grave is quite clear, except that we can't read
the text written on it. As you may know, there is
a copyright about such photos and articles, and
nobody is allowed to copy them. But it's not sure
that this text would bring you more information
than what is written close to the photo in the
Bulletin. Anyway, the only way to obtain a
clearer photo (and to ask whether the text is
legible) is to write directly the Cercle
Genealogique d'Alsace.

On the other hand, in the Revue du Cercle de
Genealogie Juive, Nr 87 (July-September 2006),
there's a very important article (11 pages)
written by Bernard LYON-CAEN, member of the
Cercle, concerning Marc BLOCH's ancestors, with
his story and a long family tree. Gathering these
two different articles, you have got the best
documentation you can wish on that subject. You
can buy copies ot that article at the Cercle de
Genealogi Juive. Just go on their site
http://www.convoi73.org (English version) and
click on "Our library".
--
Eve Line Blum-Cherchevsky
Besancon (France)
http://www.convoi73.org
and also
Cercle de Genealogie Juive (International JGS in Paris)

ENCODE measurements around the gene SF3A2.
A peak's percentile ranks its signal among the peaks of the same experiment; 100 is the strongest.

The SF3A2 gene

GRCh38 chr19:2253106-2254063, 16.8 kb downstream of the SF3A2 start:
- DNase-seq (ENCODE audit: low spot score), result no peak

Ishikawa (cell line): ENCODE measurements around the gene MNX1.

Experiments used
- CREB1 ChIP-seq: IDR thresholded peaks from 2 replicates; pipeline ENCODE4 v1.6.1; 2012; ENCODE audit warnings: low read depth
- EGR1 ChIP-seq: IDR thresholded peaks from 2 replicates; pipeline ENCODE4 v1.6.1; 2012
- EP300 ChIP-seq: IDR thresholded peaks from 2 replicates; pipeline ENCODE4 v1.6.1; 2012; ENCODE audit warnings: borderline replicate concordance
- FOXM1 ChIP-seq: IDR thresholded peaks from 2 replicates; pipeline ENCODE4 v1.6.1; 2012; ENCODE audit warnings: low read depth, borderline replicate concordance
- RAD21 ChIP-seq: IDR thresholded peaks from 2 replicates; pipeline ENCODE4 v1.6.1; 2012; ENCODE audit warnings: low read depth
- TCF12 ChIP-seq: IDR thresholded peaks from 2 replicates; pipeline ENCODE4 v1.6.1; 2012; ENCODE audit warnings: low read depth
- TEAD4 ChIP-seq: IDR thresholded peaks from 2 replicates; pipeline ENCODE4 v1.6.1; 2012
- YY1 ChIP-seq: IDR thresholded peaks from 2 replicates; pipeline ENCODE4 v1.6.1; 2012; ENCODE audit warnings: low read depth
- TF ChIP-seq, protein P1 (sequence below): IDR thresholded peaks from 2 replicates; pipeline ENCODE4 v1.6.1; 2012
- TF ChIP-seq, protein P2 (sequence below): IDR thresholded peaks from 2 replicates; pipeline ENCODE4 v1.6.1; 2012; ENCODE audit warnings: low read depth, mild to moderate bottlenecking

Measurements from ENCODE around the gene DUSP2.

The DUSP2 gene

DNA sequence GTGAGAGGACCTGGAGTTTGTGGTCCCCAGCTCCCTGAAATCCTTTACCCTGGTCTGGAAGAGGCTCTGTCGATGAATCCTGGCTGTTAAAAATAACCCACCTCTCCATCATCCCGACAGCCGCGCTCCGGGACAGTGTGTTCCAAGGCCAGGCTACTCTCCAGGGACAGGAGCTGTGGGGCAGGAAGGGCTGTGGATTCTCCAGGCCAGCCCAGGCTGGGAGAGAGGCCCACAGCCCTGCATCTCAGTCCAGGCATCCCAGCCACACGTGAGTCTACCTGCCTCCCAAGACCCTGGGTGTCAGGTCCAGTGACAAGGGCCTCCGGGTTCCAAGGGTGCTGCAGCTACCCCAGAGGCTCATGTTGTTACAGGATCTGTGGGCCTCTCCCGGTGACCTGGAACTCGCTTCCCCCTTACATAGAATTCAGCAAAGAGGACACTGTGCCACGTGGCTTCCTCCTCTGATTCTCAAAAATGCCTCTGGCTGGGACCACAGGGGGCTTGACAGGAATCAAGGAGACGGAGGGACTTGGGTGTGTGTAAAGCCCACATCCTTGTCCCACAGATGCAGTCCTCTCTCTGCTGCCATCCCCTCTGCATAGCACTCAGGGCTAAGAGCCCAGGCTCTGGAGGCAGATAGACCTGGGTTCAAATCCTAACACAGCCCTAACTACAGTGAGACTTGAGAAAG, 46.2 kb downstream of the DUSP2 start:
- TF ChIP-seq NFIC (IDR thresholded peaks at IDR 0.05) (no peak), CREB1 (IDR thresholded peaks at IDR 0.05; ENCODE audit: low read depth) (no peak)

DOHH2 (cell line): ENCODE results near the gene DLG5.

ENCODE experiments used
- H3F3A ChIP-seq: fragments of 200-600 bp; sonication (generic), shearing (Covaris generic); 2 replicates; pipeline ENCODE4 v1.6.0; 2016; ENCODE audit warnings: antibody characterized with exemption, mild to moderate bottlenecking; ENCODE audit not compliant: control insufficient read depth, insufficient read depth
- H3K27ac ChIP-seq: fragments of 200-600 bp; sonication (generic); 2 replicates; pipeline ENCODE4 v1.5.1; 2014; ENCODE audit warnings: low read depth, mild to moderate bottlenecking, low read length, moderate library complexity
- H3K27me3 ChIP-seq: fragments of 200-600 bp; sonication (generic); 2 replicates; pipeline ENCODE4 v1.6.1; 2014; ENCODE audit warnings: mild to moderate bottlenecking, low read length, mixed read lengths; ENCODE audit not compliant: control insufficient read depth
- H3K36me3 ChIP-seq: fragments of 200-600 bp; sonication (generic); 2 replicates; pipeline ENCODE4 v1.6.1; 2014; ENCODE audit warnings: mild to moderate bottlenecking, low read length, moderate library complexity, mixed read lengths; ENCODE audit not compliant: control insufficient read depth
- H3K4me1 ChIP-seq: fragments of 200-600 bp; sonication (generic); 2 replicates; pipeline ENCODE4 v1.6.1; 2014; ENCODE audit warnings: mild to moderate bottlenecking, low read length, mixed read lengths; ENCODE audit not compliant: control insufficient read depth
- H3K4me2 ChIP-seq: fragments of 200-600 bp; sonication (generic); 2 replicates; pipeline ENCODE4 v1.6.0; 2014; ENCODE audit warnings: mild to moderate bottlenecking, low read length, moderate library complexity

http://www.genealoj.org


Re: Jewish Cemetery in Bratislava #hungary

Tomas Lang <tlang@...>
 

To all SIG-Hers who are interested in issue of Hatam Sofer´s Tomb and
Memorial I recommend to contact the Bratislava Jewish Community at
esal@vodotika.sk


Tomi LANG
Nove Zamky JewCom
Slovakia
=================

----- Original Message -----
From: <KLOOGWEIN@aol.com>
To: "H-SIG" <h-sig@lyris.jewishgen.org>
Sent: Friday, March 16, 2007 3:59 AM
Subject: [h-sig] Jewish Cemetery in Bratislava


Hi H-SIG members,

On page 107 of Hugo Gold's book Die Juden und die Judengemeinde
Bratislava
in Vergangenheit and Gengenwart is a photo of the Jewish cemetery in
Bratislava. This is not the cemetery where the Hatam Sofer is buried, but
a
slightly more recent one. Does anyone know the address or location of
this
cemetery? Is there a cemetery office to contact about names of people
buried there
and locations of graves? Is there anyone reading this message who would
be
willing to photograph one of the graves there for me?

Many thanks.